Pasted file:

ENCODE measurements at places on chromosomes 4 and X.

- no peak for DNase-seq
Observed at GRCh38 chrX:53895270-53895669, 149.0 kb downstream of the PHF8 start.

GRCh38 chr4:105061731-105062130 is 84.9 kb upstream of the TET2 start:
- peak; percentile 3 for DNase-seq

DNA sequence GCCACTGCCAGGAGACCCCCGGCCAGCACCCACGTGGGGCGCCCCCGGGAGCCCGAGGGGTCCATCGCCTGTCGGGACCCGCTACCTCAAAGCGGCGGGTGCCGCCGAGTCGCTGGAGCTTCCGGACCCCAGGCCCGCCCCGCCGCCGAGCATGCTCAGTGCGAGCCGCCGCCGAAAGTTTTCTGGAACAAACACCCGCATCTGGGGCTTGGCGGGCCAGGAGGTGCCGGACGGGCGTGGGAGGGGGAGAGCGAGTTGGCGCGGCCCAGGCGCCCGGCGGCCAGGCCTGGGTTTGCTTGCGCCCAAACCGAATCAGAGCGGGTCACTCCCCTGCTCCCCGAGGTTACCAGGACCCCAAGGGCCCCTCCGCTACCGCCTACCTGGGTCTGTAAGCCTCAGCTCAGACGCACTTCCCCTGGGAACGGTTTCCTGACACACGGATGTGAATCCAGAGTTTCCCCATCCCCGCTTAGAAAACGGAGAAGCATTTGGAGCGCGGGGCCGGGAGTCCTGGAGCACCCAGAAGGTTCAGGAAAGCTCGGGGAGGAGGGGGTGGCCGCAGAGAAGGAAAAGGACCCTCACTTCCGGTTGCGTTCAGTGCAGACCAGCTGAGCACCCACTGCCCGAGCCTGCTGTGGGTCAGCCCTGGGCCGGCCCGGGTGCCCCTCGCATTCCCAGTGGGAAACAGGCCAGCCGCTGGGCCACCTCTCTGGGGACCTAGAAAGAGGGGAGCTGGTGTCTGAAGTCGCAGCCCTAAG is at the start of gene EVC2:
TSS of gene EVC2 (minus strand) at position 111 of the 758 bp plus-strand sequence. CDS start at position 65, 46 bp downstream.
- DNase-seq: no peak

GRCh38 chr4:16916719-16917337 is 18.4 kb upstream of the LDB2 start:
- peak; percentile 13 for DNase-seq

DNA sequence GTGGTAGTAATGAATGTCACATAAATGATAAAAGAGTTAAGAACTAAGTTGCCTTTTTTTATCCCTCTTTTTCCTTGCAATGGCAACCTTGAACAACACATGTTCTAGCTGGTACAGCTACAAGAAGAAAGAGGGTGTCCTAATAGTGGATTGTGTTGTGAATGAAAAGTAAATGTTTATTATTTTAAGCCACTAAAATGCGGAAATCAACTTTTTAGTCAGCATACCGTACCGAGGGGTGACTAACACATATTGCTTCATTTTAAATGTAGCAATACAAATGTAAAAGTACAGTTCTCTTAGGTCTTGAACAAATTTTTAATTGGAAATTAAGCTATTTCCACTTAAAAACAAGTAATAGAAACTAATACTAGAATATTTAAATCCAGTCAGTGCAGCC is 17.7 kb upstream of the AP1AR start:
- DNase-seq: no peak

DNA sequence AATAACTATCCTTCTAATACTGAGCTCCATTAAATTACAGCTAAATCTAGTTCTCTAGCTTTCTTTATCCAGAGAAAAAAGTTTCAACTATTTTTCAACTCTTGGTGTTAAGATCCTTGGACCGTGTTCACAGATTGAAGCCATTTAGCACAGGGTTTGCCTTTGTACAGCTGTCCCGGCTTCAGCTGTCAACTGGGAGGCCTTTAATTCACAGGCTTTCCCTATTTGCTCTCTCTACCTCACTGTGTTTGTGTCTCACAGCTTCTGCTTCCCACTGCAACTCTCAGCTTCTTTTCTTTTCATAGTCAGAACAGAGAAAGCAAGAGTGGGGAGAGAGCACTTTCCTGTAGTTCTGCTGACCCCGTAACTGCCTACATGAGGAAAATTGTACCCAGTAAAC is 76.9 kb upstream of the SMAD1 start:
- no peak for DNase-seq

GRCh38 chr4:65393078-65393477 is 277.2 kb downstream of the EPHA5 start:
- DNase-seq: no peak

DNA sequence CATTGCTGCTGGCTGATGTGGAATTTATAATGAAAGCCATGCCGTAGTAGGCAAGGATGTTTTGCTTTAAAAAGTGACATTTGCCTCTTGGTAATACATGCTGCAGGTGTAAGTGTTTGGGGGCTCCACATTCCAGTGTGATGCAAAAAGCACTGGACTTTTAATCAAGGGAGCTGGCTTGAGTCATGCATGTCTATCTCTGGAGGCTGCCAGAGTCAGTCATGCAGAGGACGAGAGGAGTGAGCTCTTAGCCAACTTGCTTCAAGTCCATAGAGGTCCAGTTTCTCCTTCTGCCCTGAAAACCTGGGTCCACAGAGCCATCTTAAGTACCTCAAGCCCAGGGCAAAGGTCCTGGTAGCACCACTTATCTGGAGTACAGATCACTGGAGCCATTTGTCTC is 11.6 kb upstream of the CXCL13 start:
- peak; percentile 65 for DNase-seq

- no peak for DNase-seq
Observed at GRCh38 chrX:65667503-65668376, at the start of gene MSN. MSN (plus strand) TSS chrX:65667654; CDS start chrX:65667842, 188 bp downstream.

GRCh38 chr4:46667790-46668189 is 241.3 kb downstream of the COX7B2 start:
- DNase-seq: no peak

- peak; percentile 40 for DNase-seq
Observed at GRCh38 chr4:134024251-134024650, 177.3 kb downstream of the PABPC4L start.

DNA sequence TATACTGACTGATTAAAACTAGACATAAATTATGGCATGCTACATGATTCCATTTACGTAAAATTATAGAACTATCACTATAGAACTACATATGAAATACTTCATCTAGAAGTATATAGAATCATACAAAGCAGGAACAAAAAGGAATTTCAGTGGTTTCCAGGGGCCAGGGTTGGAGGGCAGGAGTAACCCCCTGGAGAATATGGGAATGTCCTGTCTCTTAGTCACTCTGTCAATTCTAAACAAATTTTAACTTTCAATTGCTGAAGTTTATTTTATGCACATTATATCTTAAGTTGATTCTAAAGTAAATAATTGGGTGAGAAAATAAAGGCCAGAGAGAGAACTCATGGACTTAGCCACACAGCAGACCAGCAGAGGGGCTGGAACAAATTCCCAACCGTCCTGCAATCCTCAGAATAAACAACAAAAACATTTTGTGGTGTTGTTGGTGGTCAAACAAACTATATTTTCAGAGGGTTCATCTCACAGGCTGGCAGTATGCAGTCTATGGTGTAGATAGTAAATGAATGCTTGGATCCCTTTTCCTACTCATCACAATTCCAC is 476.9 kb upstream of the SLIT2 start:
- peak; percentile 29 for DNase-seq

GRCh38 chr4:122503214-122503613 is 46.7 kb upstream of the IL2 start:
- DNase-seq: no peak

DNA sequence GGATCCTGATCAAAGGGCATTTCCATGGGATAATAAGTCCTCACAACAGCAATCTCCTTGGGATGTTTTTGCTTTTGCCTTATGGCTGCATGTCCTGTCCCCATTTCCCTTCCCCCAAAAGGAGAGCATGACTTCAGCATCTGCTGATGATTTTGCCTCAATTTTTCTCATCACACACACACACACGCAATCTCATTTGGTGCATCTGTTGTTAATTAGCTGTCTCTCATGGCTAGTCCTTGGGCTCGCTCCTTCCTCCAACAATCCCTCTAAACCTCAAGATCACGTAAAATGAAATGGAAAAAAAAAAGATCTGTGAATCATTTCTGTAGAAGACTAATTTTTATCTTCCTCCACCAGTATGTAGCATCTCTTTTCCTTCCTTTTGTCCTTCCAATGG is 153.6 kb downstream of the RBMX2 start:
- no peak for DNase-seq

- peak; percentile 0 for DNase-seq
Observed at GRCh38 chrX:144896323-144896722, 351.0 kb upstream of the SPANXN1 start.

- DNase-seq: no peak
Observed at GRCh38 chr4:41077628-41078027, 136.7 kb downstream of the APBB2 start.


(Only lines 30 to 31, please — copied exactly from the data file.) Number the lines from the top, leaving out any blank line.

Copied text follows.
- no peak for DNase-seq

- peak; percentile 0 for DNase-seq